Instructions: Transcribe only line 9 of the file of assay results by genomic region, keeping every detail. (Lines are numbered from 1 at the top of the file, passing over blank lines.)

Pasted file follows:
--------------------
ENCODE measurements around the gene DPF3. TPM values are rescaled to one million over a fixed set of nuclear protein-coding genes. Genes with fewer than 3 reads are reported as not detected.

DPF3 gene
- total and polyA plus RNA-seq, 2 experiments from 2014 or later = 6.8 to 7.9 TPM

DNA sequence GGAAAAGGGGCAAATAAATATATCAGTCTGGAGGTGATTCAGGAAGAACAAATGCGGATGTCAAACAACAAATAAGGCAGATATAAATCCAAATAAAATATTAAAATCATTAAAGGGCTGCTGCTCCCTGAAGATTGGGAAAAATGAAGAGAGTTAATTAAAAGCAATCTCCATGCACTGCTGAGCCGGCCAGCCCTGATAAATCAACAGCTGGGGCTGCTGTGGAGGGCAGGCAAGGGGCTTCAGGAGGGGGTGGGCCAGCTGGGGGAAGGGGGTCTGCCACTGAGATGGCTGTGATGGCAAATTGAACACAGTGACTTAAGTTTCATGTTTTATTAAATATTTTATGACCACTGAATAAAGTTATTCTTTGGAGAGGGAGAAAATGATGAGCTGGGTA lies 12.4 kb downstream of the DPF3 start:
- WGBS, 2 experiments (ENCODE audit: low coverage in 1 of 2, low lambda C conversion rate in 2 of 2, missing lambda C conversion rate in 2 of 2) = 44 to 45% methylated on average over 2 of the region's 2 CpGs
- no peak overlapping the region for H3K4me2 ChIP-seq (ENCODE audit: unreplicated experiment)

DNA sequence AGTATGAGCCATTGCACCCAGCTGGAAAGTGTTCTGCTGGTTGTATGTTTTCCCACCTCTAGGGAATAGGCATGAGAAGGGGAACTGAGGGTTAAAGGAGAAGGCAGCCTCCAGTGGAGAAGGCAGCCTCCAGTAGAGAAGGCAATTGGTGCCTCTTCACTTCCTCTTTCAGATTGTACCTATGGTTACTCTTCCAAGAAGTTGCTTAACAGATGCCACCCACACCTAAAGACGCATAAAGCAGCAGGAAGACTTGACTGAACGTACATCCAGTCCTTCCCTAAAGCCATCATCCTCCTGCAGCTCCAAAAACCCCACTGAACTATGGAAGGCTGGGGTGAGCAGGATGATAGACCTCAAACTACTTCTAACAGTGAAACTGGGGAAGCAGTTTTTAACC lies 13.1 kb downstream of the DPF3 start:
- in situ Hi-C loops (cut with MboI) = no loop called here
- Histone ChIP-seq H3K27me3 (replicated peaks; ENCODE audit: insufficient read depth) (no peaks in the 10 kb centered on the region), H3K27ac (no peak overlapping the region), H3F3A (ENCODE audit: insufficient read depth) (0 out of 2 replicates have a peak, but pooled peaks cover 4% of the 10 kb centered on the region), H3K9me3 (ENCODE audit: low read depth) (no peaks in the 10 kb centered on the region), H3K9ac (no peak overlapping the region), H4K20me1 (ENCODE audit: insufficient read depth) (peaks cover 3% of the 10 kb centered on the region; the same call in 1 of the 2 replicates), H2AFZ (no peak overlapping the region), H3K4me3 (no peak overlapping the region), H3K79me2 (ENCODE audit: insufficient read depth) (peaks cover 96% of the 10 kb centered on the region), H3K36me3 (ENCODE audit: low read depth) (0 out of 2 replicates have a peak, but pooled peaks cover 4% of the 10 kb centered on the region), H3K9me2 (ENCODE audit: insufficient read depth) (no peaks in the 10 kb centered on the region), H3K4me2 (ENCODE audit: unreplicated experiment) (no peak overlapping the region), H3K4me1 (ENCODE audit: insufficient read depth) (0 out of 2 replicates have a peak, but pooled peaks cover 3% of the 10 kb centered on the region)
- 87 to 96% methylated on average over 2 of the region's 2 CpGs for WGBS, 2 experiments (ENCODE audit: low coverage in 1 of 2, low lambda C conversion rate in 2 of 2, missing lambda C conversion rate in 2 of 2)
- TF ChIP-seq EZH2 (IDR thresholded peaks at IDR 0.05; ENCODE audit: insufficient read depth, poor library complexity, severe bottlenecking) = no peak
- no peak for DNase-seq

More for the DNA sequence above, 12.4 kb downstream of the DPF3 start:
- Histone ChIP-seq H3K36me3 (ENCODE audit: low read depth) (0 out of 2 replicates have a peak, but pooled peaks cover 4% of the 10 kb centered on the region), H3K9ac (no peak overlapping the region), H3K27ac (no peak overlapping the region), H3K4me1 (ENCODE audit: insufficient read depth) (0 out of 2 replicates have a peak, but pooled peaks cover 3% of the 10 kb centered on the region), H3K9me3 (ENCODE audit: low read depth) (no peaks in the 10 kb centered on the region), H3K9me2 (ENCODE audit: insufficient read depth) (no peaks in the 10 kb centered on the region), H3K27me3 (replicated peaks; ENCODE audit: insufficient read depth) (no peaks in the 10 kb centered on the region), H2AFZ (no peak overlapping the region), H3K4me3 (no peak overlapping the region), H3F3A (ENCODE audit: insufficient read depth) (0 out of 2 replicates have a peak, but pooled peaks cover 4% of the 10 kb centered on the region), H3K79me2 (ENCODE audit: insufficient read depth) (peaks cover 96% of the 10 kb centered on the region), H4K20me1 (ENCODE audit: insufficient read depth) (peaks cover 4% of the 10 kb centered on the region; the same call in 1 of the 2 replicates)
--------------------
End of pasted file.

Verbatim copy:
- Histone ChIP-seq H3K27me3 (replicated peaks; ENCODE audit: insufficient read depth) (no peaks in the 10 kb centered on the region), H3K27ac (no peak overlapping the region), H3F3A (ENCODE audit: insufficient read depth) (0 out of 2 replicates have a peak, but pooled peaks cover 4% of the 10 kb centered on the region), H3K9me3 (ENCODE audit: low read depth) (no peaks in the 10 kb centered on the region), H3K9ac (no peak overlapping the region), H4K20me1 (ENCODE audit: insufficient read depth) (peaks cover 3% of the 10 kb centered on the region; the same call in 1 of the 2 replicates), H2AFZ (no peak overlapping the region), H3K4me3 (no peak overlapping the region), H3K79me2 (ENCODE audit: insufficient read depth) (peaks cover 96% of the 10 kb centered on the region), H3K36me3 (ENCODE audit: low read depth) (0 out of 2 replicates have a peak, but pooled peaks cover 4% of the 10 kb centered on the region), H3K9me2 (ENCODE audit: insufficient read depth) (no peaks in the 10 kb centered on the region), H3K4me2 (ENCODE audit: unreplicated experiment) (no peak overlapping the region), H3K4me1 (ENCODE audit: insufficient read depth) (0 out of 2 replicates have a peak, but pooled peaks cover 3% of the 10 kb centered on the region)